4 Evaluation 5 Management Defining features include hyperglycemia (glucose > 250mg/dl), acidosis (pH < 7.3), and ketonemia/ketonuria Leads to osmotic diuresis and depletion of electrolytes including sodium, magnesium, calcium and phosphorous. Further dehydration impairs glomerular filtration rate (GFR) and contributes to acute renal failure Due to lipolysis / accumulation of of ketoacids (represented by increased anion gap) Compensatory respiratory alkalosis (i.e. tachypnea and hyperpnea - Kussmaul breathing) Breakdown of adipose creates first acetoacetate leading to conversion to beta-hydroxybutyrate Causes activation of RAAS in addition to the osmotic diuresis Cation loss (in exchange for chloride) worsens metabolic acidosis May be the initial presenting of an unrecognized T1DM patient Presenting signs/symptoms include altered mental status, tachypnea, abdominal pain, hypotension, decreased urine output. Perform a thorough neurologic exam (cerebral edema increases mortality significantly, especially in children) Assess for possible inciting cause (especially for ongoing infection; see Differential Diagnosis section) Ill appearance. Acetone breath. Drowsiness with decreased reflexes Tachypnea (Kussmaul's breathing) Signs of dehydration with dry mouth and dry mucosa. Perform a thorough neurologic exam as cerebral edema increases mortality significantly, especially in children There may be signs from underlying cause (eg pneumonia) Differential Diagnosis Insulin or oral hypoglycemic medication non-compliance Infection Intra-abdominal infections Steroid use Drug abuse Pregnancy Diabetic ketoacidosis (DKA) Diagnosis is made based on the presence of acidosis and ketonemia in the setting of diabetes. Bicarb may be normal due to compensatory and contraction alcoholosis so the Continue reading >>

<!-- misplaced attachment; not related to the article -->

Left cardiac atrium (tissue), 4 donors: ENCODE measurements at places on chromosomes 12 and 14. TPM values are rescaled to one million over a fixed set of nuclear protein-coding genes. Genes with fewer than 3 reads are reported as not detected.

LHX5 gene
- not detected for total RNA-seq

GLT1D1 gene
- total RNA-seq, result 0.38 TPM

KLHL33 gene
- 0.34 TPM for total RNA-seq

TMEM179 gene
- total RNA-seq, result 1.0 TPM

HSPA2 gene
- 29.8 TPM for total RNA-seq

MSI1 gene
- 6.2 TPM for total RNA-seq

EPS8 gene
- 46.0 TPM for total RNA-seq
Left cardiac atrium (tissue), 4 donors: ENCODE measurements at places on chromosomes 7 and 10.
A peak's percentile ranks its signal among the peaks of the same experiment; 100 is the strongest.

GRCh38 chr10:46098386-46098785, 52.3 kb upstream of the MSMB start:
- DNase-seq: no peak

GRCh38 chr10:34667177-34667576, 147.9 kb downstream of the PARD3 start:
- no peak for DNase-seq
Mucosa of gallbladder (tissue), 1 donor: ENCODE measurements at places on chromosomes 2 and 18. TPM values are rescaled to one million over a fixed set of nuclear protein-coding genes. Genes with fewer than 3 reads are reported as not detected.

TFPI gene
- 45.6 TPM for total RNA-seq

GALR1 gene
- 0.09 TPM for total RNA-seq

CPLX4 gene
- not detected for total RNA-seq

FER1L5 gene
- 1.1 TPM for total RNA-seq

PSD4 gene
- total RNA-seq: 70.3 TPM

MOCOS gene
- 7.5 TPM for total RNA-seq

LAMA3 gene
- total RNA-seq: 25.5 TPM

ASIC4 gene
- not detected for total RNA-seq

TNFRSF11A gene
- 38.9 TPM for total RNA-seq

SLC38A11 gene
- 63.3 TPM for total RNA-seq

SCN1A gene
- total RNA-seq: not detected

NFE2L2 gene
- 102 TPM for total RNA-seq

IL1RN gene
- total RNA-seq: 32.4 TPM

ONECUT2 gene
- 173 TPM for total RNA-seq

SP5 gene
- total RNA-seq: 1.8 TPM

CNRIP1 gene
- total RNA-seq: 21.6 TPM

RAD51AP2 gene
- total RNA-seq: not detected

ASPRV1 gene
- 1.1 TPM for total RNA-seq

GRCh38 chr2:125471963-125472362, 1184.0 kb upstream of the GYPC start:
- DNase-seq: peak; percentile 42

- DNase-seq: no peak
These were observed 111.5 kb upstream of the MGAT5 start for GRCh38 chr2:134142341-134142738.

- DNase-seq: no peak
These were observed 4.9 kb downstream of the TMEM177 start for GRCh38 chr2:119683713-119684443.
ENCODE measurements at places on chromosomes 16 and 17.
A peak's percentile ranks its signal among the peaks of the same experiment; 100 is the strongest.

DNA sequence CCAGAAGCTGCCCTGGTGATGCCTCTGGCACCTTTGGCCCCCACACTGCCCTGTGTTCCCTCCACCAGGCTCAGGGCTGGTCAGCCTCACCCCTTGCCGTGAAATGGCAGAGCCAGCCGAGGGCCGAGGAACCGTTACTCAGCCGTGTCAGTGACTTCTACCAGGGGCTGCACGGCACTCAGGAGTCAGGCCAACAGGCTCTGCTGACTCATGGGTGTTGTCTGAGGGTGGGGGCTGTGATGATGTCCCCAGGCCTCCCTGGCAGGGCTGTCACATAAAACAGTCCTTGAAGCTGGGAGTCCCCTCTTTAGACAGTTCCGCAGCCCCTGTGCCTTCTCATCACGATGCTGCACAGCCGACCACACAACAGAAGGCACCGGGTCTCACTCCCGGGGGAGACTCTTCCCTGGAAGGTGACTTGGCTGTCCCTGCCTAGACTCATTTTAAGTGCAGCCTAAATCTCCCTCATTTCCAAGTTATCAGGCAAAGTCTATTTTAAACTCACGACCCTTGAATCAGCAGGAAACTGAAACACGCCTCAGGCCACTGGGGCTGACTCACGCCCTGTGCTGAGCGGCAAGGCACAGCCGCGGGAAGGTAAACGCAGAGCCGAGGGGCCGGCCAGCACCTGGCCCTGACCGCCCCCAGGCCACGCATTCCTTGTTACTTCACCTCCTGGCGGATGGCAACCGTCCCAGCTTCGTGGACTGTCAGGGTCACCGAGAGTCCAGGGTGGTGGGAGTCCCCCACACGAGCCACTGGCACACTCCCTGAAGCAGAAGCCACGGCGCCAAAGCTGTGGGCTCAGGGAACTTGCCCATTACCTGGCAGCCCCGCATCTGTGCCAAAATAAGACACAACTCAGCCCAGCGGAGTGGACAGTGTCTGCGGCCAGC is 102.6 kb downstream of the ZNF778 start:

Diabetic Ketoacidosis Treatment & Management

Diabetic Ketoacidosis Treatment & Management